According to recent statistics, dementia in its various forms afflicts more than 7.5 million people in the United States, with Alzheimer's disease accounting for 60~80% of these cases. Doctors diagnose Alzheimer's and other types of dementia through a examination that includes assessing cognitive function as a key indicator, but the disease is often diagnosed late. Early intervention could improve quality of life helping alleviate the symptoms and slow down the progression of the disease.
This research aims to identify auditory biomarkers which could be used for early detection of dementia. As a base for our analysis we used audio data collected from the Framingham Heart Study cohort during neuropsychological testing exams and the associated high fidelity dementia status reports. Acoustic features have been computed on the raw audio, and languagebased features have been computed over the annotated text obtained through both automatic and manual transcriptions. For the prediction task we trained a random forest classifier and used mean area under the receiver operating curve (AUC) scores across a 10fold cross validation scheme as a performance metric.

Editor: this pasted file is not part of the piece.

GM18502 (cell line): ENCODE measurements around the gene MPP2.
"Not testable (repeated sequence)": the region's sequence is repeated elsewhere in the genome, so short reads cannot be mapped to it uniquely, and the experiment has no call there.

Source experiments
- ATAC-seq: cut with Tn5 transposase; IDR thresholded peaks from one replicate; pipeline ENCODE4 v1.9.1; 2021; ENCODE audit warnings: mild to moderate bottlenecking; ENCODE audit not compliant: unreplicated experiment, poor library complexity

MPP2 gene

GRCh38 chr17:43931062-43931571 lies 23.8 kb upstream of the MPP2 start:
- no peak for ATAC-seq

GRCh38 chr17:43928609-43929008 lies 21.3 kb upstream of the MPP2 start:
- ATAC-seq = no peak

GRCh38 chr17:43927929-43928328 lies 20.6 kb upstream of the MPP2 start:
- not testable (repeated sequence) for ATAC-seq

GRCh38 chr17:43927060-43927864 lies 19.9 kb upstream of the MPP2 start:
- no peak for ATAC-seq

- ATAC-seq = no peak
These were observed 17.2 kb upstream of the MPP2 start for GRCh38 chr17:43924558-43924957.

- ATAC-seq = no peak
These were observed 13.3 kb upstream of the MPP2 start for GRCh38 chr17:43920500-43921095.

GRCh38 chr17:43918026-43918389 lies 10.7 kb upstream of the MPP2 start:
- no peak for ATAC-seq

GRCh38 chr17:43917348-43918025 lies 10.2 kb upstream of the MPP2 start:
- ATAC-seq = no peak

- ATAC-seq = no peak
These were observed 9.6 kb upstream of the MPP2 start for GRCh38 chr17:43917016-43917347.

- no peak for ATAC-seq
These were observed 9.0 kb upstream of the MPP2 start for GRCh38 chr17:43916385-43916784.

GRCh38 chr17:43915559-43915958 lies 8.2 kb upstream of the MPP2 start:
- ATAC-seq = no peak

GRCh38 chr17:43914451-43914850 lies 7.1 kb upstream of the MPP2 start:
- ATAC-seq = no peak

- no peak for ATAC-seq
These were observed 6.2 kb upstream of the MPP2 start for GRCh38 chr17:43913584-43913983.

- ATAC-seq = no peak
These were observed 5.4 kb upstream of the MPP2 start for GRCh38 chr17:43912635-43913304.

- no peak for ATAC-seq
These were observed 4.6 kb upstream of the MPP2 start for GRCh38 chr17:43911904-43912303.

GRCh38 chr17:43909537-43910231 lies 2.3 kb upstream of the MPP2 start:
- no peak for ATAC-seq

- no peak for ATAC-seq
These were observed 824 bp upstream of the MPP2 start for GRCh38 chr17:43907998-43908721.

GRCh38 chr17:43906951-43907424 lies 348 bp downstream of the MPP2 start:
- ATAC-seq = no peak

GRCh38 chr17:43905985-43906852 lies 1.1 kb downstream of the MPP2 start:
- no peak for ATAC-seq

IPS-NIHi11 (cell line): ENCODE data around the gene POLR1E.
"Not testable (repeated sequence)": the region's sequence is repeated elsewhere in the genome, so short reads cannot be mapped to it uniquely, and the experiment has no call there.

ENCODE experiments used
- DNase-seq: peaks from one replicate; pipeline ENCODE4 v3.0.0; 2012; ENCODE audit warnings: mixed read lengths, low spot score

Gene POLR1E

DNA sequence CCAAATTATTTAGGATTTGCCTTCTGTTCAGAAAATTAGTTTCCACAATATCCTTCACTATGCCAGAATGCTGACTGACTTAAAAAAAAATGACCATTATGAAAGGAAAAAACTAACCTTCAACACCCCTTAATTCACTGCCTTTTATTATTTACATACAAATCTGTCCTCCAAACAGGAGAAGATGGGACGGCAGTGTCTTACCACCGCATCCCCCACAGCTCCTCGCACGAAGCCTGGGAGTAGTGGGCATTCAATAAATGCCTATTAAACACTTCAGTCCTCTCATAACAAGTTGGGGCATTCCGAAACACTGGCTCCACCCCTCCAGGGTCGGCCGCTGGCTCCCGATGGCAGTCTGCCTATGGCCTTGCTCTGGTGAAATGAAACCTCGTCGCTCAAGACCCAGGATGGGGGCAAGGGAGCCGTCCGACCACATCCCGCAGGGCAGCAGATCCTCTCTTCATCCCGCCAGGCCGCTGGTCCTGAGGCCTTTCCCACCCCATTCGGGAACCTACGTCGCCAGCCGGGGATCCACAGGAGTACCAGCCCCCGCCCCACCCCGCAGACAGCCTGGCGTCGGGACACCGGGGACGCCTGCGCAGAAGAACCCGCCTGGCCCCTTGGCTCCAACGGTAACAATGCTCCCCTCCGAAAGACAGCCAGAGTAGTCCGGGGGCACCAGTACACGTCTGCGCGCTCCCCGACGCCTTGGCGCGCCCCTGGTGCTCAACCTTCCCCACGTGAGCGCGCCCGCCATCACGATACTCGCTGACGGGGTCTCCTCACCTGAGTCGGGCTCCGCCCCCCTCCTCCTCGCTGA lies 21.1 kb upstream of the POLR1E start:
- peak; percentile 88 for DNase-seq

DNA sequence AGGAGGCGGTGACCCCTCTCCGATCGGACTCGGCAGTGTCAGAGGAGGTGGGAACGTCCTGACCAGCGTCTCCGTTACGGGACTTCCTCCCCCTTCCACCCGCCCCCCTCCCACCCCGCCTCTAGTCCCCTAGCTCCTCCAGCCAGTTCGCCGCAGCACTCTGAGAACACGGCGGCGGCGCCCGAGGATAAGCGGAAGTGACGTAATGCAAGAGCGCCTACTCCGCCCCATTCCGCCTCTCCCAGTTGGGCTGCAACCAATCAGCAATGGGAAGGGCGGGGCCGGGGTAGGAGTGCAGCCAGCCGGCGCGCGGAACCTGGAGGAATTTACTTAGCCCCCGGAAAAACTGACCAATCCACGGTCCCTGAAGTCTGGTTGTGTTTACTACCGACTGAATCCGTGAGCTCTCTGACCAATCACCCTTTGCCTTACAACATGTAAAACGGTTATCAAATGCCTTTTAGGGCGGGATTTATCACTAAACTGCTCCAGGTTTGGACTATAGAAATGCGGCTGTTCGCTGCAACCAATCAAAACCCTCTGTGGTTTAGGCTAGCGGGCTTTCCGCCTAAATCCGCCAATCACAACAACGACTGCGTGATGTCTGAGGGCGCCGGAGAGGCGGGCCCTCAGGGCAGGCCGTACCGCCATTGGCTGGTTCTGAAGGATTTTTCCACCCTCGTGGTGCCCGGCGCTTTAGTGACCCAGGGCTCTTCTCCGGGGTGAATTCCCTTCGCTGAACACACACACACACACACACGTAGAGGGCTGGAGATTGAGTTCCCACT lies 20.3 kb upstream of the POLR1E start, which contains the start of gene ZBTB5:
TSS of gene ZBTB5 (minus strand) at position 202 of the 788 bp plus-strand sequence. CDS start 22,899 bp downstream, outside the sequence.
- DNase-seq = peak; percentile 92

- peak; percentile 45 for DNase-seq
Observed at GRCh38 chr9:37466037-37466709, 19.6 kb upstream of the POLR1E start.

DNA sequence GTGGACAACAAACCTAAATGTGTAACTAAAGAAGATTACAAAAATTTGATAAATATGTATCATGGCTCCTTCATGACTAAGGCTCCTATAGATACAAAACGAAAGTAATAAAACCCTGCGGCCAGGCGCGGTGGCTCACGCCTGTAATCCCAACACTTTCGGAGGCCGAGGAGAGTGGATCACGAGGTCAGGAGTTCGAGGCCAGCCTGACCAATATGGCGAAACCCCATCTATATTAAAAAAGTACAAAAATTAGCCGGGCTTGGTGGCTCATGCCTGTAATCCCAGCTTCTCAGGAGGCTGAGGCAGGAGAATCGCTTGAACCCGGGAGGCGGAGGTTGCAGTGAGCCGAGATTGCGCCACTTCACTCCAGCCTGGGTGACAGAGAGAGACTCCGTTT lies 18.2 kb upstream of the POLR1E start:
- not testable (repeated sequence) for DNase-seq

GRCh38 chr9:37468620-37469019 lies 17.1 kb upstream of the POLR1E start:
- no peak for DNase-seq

Despite some issue processing the data due to the records’ age and low quality audio, the results obtained are very encouraging: a model based only on health and demographic features obtained a 0.52 AUC; using simple acoustic features boosted the AUC to 0.81; and including part of speech features allowed the model to reach an AUC of 0.91.